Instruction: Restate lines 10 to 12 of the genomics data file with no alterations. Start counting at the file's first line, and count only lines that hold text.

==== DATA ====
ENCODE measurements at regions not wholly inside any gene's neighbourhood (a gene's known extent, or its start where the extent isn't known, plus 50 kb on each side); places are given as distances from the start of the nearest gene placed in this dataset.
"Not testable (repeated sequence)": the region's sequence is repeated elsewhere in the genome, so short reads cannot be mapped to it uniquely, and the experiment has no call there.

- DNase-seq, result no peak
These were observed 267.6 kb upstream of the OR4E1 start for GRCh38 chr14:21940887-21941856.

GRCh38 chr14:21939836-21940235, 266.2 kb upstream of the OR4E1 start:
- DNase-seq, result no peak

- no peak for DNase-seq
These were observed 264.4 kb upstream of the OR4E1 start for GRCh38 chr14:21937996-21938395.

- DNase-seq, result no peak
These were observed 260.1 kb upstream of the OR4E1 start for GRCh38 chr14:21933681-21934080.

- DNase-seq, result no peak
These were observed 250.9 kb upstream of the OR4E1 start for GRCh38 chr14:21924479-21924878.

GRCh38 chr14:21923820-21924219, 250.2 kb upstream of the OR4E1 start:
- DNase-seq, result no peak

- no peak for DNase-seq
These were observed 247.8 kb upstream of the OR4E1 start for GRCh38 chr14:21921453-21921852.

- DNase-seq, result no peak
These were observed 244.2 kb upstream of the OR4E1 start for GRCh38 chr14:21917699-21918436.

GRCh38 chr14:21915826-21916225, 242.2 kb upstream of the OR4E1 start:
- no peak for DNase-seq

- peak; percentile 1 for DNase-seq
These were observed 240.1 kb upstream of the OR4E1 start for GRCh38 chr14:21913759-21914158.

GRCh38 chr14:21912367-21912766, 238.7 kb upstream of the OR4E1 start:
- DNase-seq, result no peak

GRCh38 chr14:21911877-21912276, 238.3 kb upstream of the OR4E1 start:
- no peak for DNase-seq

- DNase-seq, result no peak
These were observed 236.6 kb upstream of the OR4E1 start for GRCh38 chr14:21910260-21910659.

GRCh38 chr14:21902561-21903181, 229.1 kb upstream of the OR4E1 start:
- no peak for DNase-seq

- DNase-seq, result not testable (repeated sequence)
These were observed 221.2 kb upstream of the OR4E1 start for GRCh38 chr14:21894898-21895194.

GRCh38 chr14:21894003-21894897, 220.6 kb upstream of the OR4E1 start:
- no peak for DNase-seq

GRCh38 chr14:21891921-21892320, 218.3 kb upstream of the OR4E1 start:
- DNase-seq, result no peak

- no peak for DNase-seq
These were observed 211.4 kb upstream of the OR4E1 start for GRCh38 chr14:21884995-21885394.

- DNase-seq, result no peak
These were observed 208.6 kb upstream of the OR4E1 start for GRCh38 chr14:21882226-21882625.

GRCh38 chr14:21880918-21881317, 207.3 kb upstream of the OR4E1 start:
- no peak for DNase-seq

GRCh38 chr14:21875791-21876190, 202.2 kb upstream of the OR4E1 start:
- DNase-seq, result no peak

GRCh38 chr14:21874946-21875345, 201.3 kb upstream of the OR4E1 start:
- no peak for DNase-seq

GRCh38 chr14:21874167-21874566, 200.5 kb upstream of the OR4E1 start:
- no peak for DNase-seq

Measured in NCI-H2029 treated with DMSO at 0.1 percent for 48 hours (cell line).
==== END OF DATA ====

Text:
These were observed 260.1 kb upstream of the OR4E1 start for GRCh38 chr14:21933681-21934080.

- DNase-seq, result no peak
These were observed 250.9 kb upstream of the OR4E1 start for GRCh38 chr14:21924479-21924878.